The stationcan serve as a safe haven for shuttle missions like Discovery?s STS-119 flight,which boosted the outpost to full power by delivering its final solar arrays,since the orbiters can return to the outpost after undocking if required.

NASA wasinitially considering using a single launch pad, Pad 39A, to launch Atlantis,as well as its rescue ship - if needed - in order to allow extra time formodifications to Pad 39B. That pad is being converted to launch NASA?s new AresI rocket and Orion spacecraft, with the first testflight Ares I-X slated for July.

Gerstenmaiersaid work crews were able to make substantial headway modifying Pad 39B,including erecting new lightning masts and an access level on the pad?s fixedsupport structure. With that work complete, NASA officials felt it best use the launch pad to support the Hubble rescue plan.

?We thinkit?s more of a normal plan to have the orbiter out at the pad,? Gerstenmaiersaid. ?It gives us a little bit more robustness from a crew standpoint.?

Using bothlaunch pads will likely mean a few weeks of delay for the Ares I-X launch test,which was slated for July 11, Gerstenmaier said.

Endeavouris currently expected to move from its processing hangar to NASA?s cavernousVehicle Assembly Building on April 10 to meet its external fuel tank and twinsolid rocket boosters, NASA officials said. That shuttle would then roll out tothe second launch pad on April 17, they added.

NASA plansto launch up to nine more shuttle missions before retiring its three-orbiterfleet in 2010.

One missionis reserved to upgrade Hubble in May, while the others are aimed atcompleting the International Space Station and, if funding is available, deliveringthe $1.5 billion Alpha Magnetic Spectrometer (AMS) physics experiment to theorbiting lab, Gerstenmaier said.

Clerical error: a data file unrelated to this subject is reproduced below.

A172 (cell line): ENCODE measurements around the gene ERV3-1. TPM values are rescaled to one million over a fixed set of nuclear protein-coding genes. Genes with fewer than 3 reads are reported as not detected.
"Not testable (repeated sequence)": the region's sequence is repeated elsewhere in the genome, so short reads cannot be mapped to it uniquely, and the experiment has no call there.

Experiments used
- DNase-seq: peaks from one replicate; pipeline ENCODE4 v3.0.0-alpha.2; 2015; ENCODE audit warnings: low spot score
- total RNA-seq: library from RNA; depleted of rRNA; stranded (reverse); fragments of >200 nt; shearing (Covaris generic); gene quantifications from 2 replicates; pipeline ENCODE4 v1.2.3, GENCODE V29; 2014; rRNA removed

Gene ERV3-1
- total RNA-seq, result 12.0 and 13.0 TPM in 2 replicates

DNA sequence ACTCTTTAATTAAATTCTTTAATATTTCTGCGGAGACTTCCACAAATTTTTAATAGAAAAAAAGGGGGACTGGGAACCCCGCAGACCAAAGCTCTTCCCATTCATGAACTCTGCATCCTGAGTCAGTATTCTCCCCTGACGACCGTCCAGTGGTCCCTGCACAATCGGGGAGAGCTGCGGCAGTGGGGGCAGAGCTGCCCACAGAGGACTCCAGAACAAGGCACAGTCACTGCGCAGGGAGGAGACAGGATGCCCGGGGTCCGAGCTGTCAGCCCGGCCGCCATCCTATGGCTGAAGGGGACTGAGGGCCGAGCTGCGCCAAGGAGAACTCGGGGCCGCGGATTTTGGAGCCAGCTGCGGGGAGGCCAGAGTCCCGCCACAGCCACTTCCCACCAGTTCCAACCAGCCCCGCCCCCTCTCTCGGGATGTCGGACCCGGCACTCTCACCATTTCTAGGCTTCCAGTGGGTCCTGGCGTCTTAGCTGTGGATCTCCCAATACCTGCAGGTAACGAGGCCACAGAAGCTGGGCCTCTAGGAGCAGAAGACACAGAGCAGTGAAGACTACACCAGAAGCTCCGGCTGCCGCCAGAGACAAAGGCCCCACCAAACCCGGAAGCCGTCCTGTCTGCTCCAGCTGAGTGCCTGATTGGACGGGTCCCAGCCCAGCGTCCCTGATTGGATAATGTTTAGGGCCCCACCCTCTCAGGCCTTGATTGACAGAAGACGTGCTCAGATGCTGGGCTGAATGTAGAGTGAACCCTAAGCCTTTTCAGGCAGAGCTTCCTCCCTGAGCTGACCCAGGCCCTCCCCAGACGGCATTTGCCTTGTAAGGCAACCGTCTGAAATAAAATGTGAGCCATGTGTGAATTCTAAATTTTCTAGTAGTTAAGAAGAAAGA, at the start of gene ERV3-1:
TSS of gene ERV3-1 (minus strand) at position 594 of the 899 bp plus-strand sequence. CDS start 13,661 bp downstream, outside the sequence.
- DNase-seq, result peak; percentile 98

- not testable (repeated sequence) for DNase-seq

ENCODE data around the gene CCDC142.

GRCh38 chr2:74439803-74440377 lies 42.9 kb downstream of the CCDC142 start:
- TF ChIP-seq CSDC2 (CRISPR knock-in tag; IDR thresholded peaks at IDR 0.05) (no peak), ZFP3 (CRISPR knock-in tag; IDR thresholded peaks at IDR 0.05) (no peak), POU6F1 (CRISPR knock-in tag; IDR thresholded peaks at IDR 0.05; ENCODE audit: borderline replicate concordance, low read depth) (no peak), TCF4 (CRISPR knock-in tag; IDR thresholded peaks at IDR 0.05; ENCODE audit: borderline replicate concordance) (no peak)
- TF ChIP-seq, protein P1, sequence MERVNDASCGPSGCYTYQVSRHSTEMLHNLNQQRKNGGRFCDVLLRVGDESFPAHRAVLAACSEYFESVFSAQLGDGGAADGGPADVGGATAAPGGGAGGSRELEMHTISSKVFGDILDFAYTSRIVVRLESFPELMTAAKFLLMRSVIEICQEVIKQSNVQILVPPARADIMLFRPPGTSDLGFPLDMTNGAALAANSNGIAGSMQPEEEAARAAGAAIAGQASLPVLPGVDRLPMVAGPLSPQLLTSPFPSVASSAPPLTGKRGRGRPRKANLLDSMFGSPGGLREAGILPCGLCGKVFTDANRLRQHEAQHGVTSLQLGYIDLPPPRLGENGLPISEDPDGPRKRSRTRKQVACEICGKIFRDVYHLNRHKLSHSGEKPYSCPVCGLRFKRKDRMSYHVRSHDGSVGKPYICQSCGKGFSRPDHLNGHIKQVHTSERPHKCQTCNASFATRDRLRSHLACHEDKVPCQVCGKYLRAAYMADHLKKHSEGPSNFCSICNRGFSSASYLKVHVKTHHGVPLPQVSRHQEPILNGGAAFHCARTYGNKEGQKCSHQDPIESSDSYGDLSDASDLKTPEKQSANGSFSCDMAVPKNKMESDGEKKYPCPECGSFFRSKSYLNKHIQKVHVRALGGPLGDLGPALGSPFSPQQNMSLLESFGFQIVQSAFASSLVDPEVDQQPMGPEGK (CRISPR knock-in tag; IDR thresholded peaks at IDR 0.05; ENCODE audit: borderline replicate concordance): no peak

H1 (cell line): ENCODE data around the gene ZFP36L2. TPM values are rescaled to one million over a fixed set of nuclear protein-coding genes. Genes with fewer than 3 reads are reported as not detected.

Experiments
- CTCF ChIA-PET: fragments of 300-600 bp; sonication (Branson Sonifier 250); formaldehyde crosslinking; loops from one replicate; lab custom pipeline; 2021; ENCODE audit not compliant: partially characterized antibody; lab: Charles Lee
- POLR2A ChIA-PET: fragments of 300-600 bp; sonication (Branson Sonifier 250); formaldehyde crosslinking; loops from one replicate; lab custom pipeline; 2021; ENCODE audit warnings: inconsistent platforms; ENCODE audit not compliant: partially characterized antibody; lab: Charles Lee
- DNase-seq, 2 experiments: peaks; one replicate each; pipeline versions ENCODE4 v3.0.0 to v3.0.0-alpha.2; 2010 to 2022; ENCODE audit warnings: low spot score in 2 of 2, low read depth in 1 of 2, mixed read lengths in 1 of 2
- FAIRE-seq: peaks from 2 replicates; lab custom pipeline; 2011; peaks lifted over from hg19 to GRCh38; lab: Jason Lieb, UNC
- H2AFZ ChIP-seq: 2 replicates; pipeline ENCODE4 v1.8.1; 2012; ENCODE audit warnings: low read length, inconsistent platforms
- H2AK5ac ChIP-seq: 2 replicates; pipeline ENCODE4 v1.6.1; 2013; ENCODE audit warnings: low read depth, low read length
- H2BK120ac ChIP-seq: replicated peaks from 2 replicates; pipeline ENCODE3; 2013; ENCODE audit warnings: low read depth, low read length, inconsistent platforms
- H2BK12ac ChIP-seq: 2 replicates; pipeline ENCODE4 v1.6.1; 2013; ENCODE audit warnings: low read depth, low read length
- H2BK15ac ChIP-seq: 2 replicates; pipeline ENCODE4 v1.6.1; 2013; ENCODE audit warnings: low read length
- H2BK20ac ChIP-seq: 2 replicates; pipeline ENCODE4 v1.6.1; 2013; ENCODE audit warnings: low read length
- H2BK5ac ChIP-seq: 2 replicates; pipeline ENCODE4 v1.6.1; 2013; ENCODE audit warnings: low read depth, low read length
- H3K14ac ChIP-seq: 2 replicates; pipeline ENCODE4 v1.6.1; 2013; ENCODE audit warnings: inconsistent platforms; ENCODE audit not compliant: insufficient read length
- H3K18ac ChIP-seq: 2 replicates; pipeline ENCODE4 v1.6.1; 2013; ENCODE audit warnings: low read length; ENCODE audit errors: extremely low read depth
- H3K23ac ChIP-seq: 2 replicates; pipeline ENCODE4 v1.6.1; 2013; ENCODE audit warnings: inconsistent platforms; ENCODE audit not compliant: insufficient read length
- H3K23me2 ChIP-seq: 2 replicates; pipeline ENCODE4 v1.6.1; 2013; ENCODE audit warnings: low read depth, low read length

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Tariq Malik

Tariq is the Editor-in-Chief of and joined the team in 2001, first as an intern and staff writer, and later as an editor. He covers human spaceflight, exploration and space science, as well as skywatching and entertainment. He became's Managing Editor in 2009 and Editor-in-Chief in 2019. Before joining, Tariq was a staff reporter for The Los Angeles Times covering education and city beats in La Habra, Fullerton and Huntington Beach. In October 2022, Tariq received the Harry Kolcum Award for excellence in space reporting from the National Space Club Florida Committee. He is also an Eagle Scout (yes, he has the Space Exploration merit badge) and went to Space Camp four times as a kid and a fifth time as an adult. He has journalism degrees from the University of Southern California and New York University. You can find Tariq at and as the co-host to the This Week In Space podcast with space historian Rod Pyle on the TWiT network. To see his latest project, you can follow Tariq on Twitter @tariqjmalik.